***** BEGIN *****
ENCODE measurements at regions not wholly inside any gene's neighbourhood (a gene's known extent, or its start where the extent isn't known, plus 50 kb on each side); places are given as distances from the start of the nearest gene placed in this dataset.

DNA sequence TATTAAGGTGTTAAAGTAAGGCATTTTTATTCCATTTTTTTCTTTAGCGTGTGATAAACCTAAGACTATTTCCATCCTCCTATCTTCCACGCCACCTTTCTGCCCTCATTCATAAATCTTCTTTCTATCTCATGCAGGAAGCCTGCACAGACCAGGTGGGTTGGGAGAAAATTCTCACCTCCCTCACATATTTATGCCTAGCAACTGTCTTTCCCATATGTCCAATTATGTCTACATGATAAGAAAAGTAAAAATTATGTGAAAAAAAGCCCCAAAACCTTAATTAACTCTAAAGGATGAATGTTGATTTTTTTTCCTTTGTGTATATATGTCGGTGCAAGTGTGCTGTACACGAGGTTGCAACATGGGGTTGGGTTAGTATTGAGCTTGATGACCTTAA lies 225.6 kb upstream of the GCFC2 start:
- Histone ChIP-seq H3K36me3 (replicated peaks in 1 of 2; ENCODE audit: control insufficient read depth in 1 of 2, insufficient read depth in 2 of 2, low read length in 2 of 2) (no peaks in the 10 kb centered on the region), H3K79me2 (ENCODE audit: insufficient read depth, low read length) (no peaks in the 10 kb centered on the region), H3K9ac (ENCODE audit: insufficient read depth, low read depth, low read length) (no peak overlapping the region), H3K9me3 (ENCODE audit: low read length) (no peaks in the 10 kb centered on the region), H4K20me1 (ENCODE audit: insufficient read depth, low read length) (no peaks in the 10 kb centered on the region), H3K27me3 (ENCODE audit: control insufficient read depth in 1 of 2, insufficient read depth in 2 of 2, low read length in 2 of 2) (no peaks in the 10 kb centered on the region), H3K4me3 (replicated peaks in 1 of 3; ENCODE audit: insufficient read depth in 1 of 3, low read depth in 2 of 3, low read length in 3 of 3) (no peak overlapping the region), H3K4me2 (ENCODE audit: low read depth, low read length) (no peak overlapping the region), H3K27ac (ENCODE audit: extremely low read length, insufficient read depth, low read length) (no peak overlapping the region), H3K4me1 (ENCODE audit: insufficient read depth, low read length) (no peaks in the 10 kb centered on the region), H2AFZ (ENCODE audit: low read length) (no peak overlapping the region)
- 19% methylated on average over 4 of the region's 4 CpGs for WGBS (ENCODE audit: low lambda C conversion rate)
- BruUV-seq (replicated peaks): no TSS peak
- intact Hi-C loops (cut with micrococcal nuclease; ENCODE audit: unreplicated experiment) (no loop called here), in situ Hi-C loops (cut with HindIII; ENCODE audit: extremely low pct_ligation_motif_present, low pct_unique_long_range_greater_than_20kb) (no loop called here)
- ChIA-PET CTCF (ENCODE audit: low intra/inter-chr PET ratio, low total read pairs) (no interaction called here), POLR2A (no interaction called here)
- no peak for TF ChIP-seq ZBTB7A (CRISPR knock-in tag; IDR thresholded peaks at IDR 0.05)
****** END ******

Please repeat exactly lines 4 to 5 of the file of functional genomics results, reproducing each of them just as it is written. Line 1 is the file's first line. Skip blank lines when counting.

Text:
- 19% methylated on average over 4 of the region's 4 CpGs for WGBS (ENCODE audit: low lambda C conversion rate)
- BruUV-seq (replicated peaks): no TSS peak